The only pictures I tacked up over my desk, or anywhere else in the house during my first year in Oakland, were old black-and-white photographs of Abdo Allen’s decommissioned Sherman tank. After a few months, I photocopied three of the photos, folded the copies up, and tucked them into my wallet. That way, if some out-of-town friend were to ask me, “How did Oakland get to be so fucked up?” I could start with some history, show them some pictures.
The question came up a lot that year, which was also the year of Cairo’s Tahrir Square and New York’s Zuccotti Park, and the first time in decades that Oakland, a working-class city on San Francisco Bay, became a fixture in the national news cycle. It was the year of Occupy Oakland, and the Black Muslim Bakery murder trials, the year that Harold Camping’s Oakland-based Family Radio ministry predicted the end of the world, twice, while Oakland’s murder rate (already one of the nation’s highest) ticked upward, and the year that the New York Times picked Oakland to be the world’s fifth most desirable place to visit (something about “upscale cocktail bars, turning once-gritty Oakland into an increasingly appealing place to be after dark”), placing it higher on the list than Glasgow, Moscow, and Florence. This was news to the city’s residents—though Oakland did have good bars, and the local cops were so overwhelmed that, if you steered clear of the highway patrol, it was almost impossible to get a DUI there. But two days later, the Times published a follow-up: “Shootings Soar in Oakland,” the headline read. “Children Often the Victims.”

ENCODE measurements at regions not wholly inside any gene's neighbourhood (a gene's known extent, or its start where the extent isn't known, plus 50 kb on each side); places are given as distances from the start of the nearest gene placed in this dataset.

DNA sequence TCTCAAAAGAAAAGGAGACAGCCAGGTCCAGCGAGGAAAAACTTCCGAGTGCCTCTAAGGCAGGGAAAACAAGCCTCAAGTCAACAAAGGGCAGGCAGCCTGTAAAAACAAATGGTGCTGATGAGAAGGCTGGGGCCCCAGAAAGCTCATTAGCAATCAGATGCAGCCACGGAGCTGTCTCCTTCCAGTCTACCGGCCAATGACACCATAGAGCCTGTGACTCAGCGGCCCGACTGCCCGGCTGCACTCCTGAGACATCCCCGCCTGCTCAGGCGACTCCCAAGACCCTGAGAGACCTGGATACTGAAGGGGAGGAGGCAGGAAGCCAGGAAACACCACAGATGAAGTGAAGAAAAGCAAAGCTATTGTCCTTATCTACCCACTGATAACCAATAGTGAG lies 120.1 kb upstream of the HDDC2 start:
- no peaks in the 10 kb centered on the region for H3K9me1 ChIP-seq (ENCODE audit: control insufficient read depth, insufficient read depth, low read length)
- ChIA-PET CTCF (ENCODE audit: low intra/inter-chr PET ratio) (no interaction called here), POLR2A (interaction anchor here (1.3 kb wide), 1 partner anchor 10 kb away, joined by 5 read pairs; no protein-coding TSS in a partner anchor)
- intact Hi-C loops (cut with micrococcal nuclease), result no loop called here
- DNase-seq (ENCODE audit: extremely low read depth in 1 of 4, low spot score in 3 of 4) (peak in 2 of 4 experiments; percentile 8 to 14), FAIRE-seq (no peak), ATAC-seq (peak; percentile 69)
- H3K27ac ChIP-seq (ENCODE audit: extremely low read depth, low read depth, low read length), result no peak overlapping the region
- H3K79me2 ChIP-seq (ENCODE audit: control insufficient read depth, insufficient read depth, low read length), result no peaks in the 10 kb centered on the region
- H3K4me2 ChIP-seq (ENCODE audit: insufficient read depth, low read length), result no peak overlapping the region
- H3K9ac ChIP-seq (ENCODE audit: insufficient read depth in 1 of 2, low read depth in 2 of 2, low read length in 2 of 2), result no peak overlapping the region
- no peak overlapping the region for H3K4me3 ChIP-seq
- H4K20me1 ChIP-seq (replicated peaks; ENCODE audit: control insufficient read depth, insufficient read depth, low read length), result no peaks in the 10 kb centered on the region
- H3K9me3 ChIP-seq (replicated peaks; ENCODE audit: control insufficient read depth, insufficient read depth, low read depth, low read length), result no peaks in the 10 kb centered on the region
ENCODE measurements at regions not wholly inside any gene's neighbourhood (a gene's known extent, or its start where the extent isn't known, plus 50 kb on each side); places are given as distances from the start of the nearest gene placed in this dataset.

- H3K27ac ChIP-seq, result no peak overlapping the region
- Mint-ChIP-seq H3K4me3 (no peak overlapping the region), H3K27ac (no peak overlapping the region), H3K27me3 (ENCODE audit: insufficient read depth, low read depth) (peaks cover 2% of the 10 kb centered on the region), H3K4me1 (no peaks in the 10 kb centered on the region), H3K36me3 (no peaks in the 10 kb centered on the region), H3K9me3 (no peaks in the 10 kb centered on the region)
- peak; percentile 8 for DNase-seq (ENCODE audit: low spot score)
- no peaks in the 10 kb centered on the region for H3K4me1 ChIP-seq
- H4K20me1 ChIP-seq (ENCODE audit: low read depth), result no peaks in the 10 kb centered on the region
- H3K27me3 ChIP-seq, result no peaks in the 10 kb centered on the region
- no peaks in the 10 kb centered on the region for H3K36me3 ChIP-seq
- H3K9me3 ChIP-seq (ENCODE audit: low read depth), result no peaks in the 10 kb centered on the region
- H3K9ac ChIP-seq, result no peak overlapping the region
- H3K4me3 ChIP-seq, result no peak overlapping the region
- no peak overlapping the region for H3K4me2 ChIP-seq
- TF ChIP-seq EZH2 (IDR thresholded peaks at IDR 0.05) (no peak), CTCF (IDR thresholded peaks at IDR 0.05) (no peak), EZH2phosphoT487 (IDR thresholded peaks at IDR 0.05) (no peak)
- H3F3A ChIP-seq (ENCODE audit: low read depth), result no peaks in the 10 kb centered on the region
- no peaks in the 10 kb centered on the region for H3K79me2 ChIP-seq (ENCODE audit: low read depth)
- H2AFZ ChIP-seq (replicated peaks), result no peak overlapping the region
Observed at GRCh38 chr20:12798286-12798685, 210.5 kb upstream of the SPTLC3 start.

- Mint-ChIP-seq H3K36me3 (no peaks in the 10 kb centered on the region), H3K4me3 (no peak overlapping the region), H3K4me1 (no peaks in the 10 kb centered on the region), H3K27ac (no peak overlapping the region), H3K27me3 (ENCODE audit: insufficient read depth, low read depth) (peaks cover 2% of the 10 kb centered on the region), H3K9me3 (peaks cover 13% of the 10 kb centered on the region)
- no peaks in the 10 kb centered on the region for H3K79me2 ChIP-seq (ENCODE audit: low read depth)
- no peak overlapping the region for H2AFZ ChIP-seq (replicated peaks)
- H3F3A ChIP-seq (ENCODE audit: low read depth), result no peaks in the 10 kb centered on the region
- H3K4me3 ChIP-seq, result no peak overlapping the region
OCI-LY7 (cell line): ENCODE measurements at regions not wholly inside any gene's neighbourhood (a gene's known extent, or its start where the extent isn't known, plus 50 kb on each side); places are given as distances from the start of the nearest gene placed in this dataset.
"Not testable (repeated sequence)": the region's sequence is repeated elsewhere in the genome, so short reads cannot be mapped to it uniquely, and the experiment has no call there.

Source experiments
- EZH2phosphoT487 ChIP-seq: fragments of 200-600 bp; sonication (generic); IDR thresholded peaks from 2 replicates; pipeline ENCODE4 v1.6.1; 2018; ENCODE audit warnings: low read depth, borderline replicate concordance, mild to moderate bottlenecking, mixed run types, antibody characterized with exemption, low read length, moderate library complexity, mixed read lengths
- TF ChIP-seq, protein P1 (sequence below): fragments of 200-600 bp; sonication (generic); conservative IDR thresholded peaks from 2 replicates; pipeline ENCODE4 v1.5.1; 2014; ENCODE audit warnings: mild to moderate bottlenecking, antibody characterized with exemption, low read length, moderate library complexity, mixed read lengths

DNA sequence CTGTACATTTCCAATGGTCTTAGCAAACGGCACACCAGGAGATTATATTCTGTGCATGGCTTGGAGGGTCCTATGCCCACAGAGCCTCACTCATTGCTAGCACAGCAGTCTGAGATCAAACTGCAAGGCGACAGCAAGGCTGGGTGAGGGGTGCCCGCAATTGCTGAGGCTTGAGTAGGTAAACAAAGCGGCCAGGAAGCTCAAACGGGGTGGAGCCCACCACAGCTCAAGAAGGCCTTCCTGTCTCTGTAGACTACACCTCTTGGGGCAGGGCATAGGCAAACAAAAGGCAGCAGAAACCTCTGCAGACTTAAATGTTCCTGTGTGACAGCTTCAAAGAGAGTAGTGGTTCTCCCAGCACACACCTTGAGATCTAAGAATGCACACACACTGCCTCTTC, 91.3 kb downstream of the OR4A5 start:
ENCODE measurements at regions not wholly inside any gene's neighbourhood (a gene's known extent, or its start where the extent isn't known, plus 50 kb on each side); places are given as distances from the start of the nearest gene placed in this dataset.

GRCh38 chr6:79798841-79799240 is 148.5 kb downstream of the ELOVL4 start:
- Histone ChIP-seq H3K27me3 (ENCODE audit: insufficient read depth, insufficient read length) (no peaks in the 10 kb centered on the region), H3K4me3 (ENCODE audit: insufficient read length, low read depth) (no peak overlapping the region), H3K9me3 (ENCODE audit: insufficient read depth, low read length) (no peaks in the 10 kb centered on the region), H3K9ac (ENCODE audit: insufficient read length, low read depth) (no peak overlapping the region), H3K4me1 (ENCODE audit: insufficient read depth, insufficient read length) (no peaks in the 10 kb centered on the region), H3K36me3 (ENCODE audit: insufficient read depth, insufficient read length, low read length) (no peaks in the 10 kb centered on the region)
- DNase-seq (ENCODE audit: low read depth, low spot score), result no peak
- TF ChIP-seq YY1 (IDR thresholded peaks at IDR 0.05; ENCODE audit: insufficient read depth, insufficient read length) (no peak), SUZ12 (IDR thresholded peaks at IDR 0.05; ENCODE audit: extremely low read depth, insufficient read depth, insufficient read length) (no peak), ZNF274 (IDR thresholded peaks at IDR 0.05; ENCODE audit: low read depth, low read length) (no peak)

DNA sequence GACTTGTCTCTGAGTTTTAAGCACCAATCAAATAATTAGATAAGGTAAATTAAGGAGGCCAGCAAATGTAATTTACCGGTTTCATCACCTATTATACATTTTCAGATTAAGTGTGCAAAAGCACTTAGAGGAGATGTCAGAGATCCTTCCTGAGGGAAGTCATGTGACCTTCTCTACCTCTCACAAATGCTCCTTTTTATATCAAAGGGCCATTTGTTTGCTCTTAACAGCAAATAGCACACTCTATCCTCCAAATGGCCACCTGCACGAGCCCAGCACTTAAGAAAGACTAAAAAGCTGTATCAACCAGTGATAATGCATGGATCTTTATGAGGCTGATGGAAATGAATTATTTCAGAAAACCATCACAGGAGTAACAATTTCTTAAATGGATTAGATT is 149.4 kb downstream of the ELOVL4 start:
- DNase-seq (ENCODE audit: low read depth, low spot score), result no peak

“How did Oakland get to be so fucked up?”
I’d fumble around for my wallet.
The first photo I’d tucked away there was taken by an AP stringer in the summer of 1960. It showed the tank from behind as it ripped through a house in West Oakland. The second photograph showed the tank from the front, covered in the rubble of a lot it had already cleared. Both photographs looked like they could have belonged in a History Channel documentary about World War II. But the third photograph showed the tank in full profile. You could see the words “ABDO S. ALLEN Co.” hand-painted across its hull, the dust coming off of its treads, the two-story home that it was about to plow into. The home was an American home. The story this photograph told was an American story—about urban renewal, industrial decay, brute force, and bullying. But the machine was not a metaphor. In some other city—Detroit, or Baltimore, or even New York—you might have looked at a blasted-out neighborhood and thought, “It’s as if they’d driven a tank through it.” In Oakland, they had used an actual tank.
If you’ve spent any time in Oakland, there’s a good chance you’ve heard of the East Bay Rats Motorcycle Club, which has its clubhouse near the corner of Thirtieth Street and San Pablo Avenue in West Oakland.
The EBRMC is not an especially old club; the Rats formed with just a few members in 1994. But they made a quick impression, getting into barroom brawls and backroom gangbangs, and leaving tread marks—the gummy residue of burnouts, spinouts, and other cool motorcycle moves—up and down the length of San Pablo Avenue. The Rats installed a boxing ring behind their clubhouse, and hosted fight parties that drew thousands of people. They became known for their Fourth of July fireworks displays, which eclipsed Oakland’s own, and for shooting guns, smashing cars, setting motor scooters on fire, and blowing propane tanks up in public. The Rats burned sofas, old pianos—whatever they could get their hands on—out on the San Pablo median strip. Once, they’d dragged a full-size fighter jet engine out into the avenue, angled it upward, and used it to incinerate the neighborhood lampposts. And in 2001, the Rats did something that the Bay Area’s residents still haven’t forgiven them for. That summer, a gray whale beached itself on the San Francisco shoreline. “It had the shape of whale, flukes, rising backbone, long, tapering head and bird-beak upper jaw resting on the wider yoke of the lower jaw,” the journal of the California Academy of Sciences had reported. “During the night, someone had climbed on top of it and painted in large yellow letters, ‘East Bay Rats Motorcycle Club.’ ”